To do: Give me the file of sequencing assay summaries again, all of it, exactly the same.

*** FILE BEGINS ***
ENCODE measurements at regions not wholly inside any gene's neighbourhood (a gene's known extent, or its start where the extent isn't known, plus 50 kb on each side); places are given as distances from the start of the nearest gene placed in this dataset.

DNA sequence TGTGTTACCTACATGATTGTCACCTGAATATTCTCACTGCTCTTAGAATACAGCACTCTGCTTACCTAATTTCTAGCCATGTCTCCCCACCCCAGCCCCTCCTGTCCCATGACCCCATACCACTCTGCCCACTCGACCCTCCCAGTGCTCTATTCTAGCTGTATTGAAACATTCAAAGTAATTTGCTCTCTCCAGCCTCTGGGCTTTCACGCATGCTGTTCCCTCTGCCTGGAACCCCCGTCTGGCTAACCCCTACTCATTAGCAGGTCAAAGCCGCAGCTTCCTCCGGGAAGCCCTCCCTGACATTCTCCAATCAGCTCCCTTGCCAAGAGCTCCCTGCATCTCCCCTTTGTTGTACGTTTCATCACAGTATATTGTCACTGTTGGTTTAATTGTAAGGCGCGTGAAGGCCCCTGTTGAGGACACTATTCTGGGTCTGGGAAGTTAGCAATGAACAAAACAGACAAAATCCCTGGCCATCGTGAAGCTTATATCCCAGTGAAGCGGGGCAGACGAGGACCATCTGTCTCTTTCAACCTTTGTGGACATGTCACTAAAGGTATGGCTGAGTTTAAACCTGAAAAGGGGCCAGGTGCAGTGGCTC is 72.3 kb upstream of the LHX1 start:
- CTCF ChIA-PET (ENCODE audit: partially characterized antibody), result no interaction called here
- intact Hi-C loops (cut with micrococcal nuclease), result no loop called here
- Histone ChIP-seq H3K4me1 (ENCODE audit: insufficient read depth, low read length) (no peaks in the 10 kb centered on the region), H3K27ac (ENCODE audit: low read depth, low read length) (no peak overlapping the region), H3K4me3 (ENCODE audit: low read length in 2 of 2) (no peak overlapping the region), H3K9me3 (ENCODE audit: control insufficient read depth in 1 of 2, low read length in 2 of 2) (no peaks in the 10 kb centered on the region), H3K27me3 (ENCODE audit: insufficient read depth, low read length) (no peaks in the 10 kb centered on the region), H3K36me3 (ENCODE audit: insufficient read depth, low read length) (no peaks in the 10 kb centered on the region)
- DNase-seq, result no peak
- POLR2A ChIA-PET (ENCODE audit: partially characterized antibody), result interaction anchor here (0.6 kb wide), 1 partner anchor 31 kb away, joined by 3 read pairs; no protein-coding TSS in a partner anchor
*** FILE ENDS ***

ENCODE measurements at regions not wholly inside any gene's neighbourhood (a gene's known extent, or its start where the extent isn't known, plus 50 kb on each side); places are given as distances from the start of the nearest gene placed in this dataset.

DNA sequence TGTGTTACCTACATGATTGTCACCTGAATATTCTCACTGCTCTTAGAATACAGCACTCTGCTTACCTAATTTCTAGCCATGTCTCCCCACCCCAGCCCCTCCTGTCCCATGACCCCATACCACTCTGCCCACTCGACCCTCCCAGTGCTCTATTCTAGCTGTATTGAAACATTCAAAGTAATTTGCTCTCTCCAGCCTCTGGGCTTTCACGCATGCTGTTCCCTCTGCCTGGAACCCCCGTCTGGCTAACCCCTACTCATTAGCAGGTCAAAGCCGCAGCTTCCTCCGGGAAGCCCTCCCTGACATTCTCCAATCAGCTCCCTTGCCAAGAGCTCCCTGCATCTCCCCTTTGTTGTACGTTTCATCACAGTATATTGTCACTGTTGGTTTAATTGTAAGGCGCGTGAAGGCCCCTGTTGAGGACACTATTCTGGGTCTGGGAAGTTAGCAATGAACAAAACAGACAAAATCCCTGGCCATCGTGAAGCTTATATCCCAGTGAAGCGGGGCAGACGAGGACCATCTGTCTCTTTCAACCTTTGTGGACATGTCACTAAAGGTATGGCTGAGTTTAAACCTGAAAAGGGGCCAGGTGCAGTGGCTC is 72.3 kb upstream of the LHX1 start:
- CTCF ChIA-PET (ENCODE audit: partially characterized antibody), result no interaction called here
- intact Hi-C loops (cut with micrococcal nuclease), result no loop called here
- Histone ChIP-seq H3K4me1 (ENCODE audit: insufficient read depth, low read length) (no peaks in the 10 kb centered on the region), H3K27ac (ENCODE audit: low read depth, low read length) (no peak overlapping the region), H3K4me3 (ENCODE audit: low read length in 2 of 2) (no peak overlapping the region), H3K9me3 (ENCODE audit: control insufficient read depth in 1 of 2, low read length in 2 of 2) (no peaks in the 10 kb centered on the region), H3K27me3 (ENCODE audit: insufficient read depth, low read length) (no peaks in the 10 kb centered on the region), H3K36me3 (ENCODE audit: insufficient read depth, low read length) (no peaks in the 10 kb centered on the region)
- DNase-seq, result no peak
- POLR2A ChIA-PET (ENCODE audit: partially characterized antibody), result interaction anchor here (0.6 kb wide), 1 partner anchor 31 kb away, joined by 3 read pairs; no protein-coding TSS in a partner anchor